Written by Fellistowe
Have you ever wondered what it would be like to be a god? This is the dilemma faced by average junior high school student Yurie Hitotsubashi, who wakes up one morning to the realisation that she is a god (Kami). No explanation is given for this miraculous event, but when she shyly tells her close friend Mitsue over school dinner in the opening scenes of the anime, her friends reaction is to calmly give her an offering of a sprig of parsley as a joke….
Available on DVD Region1, from Geneon Entertainment.
Have you ever wondered what it would be like to be a god? This is the dilemma faced by average junior high school student Yurie Hitotsubashi, who wakes up one morning to the realisation that she is a god (Kami). No explanation is given for this miraculous event, but when she shyly tells her close friend Mitsue over school dinner in the opening scenes of the anime, her friends reaction is to calmly give her an offering of a sprig of parsley as a joke. Her confession though is overheard by fellow classmate and priests’ daughter, Matsuri Saegusa, who immediately pounces on Yurie, proclaiming her to be her new best friend! So begins this heartwarming story, as the three girls enlist the help of Matsuri’s little sister and shrine maiden Miko, and set out to find out just what Yurie is a god of. Those who know a little about the Japanese Shinto beliefs know that there is a god of almost everything, so you can guess that as the series progresses Yurie quickly learns she is not alone in her godhood, but rather one of a multitude.
It’s the girls easygoing acceptance of these miraculous events that really sets the pace for the series. It never sets itself up to be serious; instead you are drawn along by its simple charm and gentle humour. Cuteness is in abundance here, but it’s not the in-your-face cuteness as can be found in other series of its type, but more the down to earth cuteness of real children facing fantastical events. Yurie plays the clueless lead, a girl with a ditzy personality who, much to Matsuri’s annoyance, no-one can ever really take seriously as a god. Whilst she would much prefer to nurse her crush of her fellow classmate (and only member of the Caligraphy club) Kenji Ninomiya, she always tries to do what’s right and tries with all her heart, an act which is so endearing you just can’t help but cheer her on. The other characters balance her act so well; Mitsue is the easy going best friend who invariably ends up being the butt of most of the jokes, Matsuri the energetic go-getter who sets herself up as Yurie’s manager and advisor, whilst the shy quiet Miko is just so cute as a shrine maiden that she’ll melt your heart.
Brought to us from the same creative talents as R.O.D TV, the pace and feel of the series is in stark contrast to their previous work, instead of being action driven the show caries you forward on the strength of its characters; you can’t help but want to know what will happen next as Yurie is faced with such challenges as finding lost gods, warding away the god of poverty, or even talking to lost aliens! Of course getting people to take her seriously as a god is a must, too!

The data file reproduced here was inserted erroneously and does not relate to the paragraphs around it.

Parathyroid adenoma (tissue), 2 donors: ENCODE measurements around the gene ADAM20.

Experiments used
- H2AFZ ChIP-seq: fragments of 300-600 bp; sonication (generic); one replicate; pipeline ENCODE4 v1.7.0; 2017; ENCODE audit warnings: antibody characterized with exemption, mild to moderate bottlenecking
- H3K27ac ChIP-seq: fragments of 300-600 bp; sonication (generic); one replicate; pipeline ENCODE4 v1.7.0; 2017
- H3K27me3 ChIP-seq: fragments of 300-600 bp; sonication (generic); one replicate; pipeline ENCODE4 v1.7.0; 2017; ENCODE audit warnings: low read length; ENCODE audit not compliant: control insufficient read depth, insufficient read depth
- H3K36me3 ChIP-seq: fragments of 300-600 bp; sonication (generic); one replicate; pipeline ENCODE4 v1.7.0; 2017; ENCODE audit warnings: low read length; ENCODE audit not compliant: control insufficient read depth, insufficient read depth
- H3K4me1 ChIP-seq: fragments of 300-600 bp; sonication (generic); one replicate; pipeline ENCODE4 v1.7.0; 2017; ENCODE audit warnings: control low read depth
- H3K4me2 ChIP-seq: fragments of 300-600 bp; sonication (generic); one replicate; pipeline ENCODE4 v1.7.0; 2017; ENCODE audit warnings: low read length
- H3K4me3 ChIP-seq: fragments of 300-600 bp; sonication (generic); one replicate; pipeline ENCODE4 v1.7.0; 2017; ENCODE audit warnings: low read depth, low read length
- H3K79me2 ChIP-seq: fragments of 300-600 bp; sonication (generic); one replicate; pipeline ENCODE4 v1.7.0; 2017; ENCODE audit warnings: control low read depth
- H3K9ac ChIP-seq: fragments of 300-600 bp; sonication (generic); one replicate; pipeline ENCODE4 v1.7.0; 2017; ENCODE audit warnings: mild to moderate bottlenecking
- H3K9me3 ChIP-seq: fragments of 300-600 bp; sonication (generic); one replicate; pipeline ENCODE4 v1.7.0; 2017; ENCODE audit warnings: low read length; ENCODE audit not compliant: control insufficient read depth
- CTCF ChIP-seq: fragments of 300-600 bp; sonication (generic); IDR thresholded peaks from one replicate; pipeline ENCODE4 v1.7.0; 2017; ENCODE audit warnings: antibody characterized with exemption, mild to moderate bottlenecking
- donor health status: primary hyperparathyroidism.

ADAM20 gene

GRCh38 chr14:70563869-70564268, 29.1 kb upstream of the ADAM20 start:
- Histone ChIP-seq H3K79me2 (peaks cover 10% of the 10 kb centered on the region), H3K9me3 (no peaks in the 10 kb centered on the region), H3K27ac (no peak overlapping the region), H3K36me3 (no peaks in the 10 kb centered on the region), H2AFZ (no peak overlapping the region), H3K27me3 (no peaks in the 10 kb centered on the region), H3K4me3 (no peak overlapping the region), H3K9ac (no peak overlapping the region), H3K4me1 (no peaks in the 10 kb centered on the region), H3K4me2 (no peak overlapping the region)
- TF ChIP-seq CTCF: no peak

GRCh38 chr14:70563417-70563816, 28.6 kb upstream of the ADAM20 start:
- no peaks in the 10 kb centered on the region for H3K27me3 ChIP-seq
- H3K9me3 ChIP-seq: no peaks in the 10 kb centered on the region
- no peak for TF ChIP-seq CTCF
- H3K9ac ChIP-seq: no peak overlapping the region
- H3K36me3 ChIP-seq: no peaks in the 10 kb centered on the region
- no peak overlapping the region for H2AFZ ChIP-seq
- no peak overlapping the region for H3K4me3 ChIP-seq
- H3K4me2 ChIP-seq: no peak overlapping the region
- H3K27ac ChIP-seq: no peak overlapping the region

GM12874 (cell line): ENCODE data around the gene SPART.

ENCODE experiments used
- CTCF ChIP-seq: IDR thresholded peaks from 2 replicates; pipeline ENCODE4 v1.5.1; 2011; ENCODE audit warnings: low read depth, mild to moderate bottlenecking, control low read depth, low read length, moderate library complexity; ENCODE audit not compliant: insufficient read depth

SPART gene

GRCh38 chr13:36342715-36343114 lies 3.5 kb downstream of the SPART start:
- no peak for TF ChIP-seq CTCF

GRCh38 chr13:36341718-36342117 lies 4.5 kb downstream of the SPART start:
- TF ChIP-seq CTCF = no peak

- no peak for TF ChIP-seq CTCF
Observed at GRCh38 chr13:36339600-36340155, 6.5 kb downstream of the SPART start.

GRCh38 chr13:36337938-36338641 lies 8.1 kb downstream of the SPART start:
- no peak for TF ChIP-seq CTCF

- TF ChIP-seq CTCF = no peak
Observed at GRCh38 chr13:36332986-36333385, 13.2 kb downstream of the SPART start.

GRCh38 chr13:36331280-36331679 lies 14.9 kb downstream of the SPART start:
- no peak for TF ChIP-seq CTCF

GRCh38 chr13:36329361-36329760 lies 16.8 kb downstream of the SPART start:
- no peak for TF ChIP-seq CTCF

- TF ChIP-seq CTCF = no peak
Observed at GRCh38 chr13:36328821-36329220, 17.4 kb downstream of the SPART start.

The animation work is deceptively breathtaking. The background animation has a pastel shade to it that hides the true depth of detail that is concealed there. The town the series is set in is based upon the seaside town of Onomichi in the 80’s, and the sheer amount of effort and detail the animators have put in to capture every nuance and detail of the town is awe inspiring. Raifuku shrine is a case in point; the amount of detail captured in the buildings is amazing, even down to the temizuya by the entrance for purifying the mouth and fingertips. It reminds me greatly of the kind of detail you’d find in something like a Studio Gibli film; you can watch a scene through once, then re-watch it again and easy find something you missed the first time round.
The character animation stands out more than the background, being crisper and more defined. At first glance the characters movement strikes you as clumsy and a little odd; it’s not till you realise that the animators have gone to great lengths to define the finer details of movement and facial expression that you realise this is why. Rather than relying on the usual super-deformed or comical effects to convey expression, instead the animators have chosen to use the natural means of facial expression and gesture to convey those feelings, a job which is difficult at the best of times but works wonderfully in this case.
The collectors box is above par for its type, the box (Shrine box) has a textured outer sleeve to give it the feel of a wooden box, with illustrations by Taraku Uon on the inner box. As well as the first disk (of 3), included are bonus pencil boards and a mini wall scroll (again, Uon illustrations) reminiscent of their ROD heritage, featuring the girls in some generally innocent but still slightly coquettish poses.
All in all, if you’re a lover of cute heartwarming tales of innocent girls in humorous situations, this series is a must buy.
Note: All images remain the property of Geneon entertainment and are used for review purposes only, they will be removed if officially requested.